“There is no shortage of young people – we get about 700 applications a year for just 150 places. Young people are increasingly seeing it as a great career opportunity. There are no university fees and you can get a fantastic job at the end of it.
“It also doesn’t rule out academic study – many companies will fund apprentices who want to go on to degree level and higher, which gives firms a fantastic asset – an employee who has both practical experience and high academic qualifications.
“This is a great job - the rewarding side of it is we are training people and giving them a start in life,” said Steve. “If they can get a job with an engineering company, it opens so many opportunities for them. “It literally changes their lives.”
Five minutes with... Steve Grant
Favourite North-East building and why.
Wynyard Hall, it’s a beautiful building and lovely grounds. It’s a great on a sunny English day.
What was your first job and how much did you get paid?
It was a part-time job as a petrol pump attendant back in the days when it wasn’t self-service. I did it for quite a few years. The pay seemed good as a 16-year-old and I got a real wage packet containing real money.
What is the worst job you've had?
Planting hundreds of spring onions on a farm in Kent – that was a back-breaking piece work.
What would you cook for me if I came around for dinner?
If it stops raining we can have a barbecue. Burgers, sausages, kebabs, salad and some amber nectar.
What would your superpower be?
The ability to fly like Superman. I could then avoid claustrophobic aeroplanes and visit my brother in Australia in a few minutes.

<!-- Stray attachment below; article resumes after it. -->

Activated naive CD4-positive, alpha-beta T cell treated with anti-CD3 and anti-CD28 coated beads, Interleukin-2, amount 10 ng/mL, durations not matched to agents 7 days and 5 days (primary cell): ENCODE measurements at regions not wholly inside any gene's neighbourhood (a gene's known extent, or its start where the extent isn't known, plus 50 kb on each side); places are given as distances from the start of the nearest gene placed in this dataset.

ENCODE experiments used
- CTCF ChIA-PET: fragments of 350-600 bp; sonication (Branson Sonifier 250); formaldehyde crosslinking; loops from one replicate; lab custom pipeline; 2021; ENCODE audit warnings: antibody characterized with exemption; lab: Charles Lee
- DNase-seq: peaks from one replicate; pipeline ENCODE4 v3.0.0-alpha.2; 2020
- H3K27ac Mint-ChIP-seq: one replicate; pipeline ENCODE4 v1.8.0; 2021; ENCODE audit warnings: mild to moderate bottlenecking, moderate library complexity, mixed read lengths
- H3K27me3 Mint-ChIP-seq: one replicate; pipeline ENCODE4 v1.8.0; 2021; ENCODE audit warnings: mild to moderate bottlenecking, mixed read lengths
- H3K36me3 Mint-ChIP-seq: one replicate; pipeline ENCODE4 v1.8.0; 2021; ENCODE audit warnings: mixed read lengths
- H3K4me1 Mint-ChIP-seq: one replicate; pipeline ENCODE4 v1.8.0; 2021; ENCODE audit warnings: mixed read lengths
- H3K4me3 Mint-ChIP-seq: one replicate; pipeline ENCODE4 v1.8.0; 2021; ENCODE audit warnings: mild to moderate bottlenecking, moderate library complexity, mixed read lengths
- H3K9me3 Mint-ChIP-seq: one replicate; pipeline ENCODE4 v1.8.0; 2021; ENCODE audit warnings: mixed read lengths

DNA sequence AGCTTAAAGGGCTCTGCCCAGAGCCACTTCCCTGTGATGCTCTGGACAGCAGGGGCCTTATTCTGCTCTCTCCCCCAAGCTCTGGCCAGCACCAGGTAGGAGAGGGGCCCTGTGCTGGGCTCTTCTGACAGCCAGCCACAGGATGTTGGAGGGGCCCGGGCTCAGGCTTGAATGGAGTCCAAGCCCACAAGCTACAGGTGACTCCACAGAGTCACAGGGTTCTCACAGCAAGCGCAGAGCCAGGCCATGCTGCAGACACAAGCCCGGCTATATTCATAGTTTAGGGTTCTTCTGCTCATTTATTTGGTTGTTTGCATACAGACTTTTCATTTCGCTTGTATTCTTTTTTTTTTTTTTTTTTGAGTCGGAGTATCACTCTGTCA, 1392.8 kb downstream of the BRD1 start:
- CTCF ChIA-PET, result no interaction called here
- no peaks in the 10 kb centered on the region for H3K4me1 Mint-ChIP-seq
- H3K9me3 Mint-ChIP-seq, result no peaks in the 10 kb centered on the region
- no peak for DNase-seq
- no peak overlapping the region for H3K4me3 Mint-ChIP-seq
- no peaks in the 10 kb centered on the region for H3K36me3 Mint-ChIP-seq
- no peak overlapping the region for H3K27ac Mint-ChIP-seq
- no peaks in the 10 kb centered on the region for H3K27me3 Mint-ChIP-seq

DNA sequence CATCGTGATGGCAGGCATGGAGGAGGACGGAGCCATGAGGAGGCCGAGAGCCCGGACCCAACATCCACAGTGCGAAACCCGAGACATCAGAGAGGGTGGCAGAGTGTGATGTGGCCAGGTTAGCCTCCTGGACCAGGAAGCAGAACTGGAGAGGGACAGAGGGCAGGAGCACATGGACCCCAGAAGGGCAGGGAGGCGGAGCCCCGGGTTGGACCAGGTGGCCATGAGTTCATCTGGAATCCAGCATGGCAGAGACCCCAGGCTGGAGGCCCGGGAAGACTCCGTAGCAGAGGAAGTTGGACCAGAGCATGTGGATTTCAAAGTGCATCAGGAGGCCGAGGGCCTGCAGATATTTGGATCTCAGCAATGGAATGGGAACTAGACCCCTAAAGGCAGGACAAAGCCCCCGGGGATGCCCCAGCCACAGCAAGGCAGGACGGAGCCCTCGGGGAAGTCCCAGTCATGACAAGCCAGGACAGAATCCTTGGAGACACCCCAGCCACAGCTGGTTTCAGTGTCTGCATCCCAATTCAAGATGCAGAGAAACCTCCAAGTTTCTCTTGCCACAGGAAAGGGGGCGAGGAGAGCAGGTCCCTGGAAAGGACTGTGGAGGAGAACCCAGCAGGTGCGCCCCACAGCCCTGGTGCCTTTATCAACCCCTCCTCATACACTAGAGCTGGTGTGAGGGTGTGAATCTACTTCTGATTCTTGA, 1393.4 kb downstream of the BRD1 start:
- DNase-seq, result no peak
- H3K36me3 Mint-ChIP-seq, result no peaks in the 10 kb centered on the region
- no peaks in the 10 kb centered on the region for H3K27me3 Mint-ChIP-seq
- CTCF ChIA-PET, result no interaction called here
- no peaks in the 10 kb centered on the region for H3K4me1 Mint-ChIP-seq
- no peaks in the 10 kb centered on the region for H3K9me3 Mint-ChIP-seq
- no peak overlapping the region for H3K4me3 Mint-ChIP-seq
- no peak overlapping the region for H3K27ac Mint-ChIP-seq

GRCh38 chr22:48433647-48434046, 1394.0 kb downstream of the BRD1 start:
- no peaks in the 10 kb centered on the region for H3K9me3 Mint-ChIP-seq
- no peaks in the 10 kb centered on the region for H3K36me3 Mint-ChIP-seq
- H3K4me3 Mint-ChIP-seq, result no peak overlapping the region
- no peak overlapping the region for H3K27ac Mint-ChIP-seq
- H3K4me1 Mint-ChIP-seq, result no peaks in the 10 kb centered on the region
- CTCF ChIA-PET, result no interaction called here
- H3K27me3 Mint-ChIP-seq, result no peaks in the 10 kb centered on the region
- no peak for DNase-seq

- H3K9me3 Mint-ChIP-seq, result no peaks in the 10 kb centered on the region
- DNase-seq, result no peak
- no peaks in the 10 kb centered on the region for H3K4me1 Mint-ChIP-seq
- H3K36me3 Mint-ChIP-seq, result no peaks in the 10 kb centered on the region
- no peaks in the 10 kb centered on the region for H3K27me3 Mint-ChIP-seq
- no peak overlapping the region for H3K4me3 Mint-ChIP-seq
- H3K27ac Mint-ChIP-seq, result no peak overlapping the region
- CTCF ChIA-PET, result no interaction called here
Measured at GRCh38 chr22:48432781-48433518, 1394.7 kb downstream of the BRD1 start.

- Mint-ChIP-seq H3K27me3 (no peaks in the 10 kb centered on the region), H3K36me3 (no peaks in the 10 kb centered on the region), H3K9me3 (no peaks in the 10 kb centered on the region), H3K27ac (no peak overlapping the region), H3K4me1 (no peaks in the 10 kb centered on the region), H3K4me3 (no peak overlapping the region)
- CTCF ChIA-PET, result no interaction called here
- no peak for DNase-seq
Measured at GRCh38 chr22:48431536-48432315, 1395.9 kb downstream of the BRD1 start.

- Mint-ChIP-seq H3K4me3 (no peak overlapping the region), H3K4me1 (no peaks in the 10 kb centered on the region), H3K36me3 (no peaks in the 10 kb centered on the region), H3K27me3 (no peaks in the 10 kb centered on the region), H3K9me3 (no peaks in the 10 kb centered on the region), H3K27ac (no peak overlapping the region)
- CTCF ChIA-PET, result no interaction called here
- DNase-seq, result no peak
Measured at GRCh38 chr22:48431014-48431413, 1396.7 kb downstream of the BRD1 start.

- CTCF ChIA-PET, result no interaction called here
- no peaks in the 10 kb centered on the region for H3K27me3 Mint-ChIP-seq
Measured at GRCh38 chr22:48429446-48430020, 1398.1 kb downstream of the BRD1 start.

Name four people, dead or alive, who would be at your perfect dinner party.
Writer Spike Milligan; footballer and manager Bill Shankly; comedian Jo Brand; and cyclist Bradley Wiggins – all funny people, and at least two of them are Liverpool FC supporters.
Most expensive thing you've bought - other than car or house - and how much?
I can’t think of anything, I must need to spend more! Probably holidays to Australia and Kenya.
Who is the best person to follow on Twitter and why?
Not my scene – life’s too short.
The Catcher in the Rye by JD Salinger – a great book about being young.
When did you last cry?
The funeral of a friend who died when he was far too young. Steve Warne, a really nice guy.
What is your greatest achievement?
My family – I am a lucky man.
What's the best piece of advice in business you've ever been given?
I like the quote from Anita Roddick, “Business is not financial science; it’s about trading, buying and selling”.
Favourite animal and why.
Boxer dog – we had a family pet called Bruno when I was younger and he was fantastic. I also like giraffes, they are very graceful, but have the ability to knock out a lion.
Most famous person on your mobile phone.
Ian Swales MP, a great champion of North-East industry and apprenticeships.
What was the last band you saw live?
Public Image Ltd at the Empire in Middlesbrough. Not often you get the chance to see a living legend, in this case John Lydon, perform.
Describe your perfect night in.
Either a big family party or a nice meal, bottle of wine, with my wife and boys.
In another life I would be...
An actor. It’s never too late?
Who would play you in a film of your life?
If he was still alive it would have to be Steve McQueen – although he was probably a bit too cool.
What irritates you?
Lots of things! Hypocrisy and greed mainly, but also people talking loudly on mobile phones.
What's your secret talent?
Haven’t found out yet, I’m still looking.